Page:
President Obama's Oval Office remarks Sunday urging "high-tech and law enforcement leaders to make it harder for terrorists to use technology to escape from justice" are being interpreted by some to mean that government and Silicon Valley should collaborate to provide authorities with a backdoor to circumvent encryption on devices used by terrorists (see Obama Stokes Crypto Debate).
"The technology companies, the government, we're going to have to get together because if, in fact, our intelligence community cannot see what's going on, cannot understand the communications, then we're operating in the dark," Ohio Gov. John Kasich, a candidate for the Republican presidential nomination, said on CNN.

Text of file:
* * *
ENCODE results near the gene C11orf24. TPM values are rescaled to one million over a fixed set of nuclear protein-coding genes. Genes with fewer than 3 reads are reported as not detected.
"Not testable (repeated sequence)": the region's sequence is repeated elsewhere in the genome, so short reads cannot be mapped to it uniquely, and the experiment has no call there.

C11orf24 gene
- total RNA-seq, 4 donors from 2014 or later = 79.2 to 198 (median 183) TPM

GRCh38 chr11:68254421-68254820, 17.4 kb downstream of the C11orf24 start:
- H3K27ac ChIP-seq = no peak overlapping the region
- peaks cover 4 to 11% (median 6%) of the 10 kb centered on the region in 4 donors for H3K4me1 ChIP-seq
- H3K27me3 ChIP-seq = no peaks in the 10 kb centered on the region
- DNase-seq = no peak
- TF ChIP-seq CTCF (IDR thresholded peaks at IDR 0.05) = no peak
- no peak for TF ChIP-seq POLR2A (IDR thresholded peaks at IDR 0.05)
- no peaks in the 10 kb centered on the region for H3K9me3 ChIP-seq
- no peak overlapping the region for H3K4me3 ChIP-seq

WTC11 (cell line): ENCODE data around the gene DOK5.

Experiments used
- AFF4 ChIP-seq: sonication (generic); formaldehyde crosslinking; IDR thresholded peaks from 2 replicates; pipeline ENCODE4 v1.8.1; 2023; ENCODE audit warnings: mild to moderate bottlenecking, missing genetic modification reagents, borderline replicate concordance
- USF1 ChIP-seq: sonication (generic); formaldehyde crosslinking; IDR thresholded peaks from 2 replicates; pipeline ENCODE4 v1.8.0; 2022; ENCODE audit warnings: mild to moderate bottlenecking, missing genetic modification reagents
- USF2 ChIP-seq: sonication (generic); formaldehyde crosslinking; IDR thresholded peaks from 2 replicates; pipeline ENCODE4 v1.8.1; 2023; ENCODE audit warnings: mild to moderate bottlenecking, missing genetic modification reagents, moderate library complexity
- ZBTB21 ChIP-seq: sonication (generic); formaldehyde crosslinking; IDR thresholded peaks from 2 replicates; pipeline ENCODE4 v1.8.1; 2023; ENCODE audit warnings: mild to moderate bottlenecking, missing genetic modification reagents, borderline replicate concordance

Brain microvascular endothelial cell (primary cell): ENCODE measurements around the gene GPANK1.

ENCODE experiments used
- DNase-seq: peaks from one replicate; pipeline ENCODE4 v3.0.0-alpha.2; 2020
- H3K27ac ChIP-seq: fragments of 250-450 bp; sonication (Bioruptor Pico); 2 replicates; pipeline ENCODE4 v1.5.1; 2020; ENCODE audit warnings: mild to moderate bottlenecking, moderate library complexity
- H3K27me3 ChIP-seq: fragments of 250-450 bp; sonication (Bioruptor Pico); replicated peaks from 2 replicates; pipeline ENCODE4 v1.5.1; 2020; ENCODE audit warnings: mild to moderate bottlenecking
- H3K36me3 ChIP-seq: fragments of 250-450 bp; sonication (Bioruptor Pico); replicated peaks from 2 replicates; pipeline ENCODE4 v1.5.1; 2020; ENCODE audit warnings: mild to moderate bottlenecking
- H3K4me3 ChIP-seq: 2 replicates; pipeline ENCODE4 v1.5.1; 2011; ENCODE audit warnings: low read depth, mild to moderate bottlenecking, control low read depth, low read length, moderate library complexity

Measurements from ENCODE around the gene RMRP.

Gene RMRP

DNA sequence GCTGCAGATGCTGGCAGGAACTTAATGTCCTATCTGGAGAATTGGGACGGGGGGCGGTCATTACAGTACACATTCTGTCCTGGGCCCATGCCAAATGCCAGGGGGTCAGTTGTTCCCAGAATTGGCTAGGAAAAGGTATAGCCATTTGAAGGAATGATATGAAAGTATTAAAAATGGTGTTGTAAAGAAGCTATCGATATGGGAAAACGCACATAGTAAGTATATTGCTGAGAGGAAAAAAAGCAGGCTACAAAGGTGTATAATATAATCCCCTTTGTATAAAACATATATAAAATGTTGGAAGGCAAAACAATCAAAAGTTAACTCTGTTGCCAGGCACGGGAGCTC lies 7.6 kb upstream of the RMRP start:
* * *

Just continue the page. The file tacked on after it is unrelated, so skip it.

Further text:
In this audio report, you'll hear:
- Candidates Kasich and Democrat Hillary Clinton and Republican Rand Paul discuss the need for such collaboration and to balance security against future terrorist attacks and Americans' civil liberties;
- Cryptographer Bruce Schneier explain why experts feel it's technically infeasible to create a system to circumvent encryption that could be accessible only by law enforcement and not terrorists and criminals; and
- Private-sector experts Samuel Visner of ICF International and Chris Pierson of Viewpost explain the methods the government and high-tech businesses could take in developing ways to get better intelligence from communications platforms used by terrorists.
"There are a number of things that can be gained or gleaned from technology and government partnerships that do not disclose the contents of the communications and do not necessitate the backdoors or secrecies for encryption," Pierson says.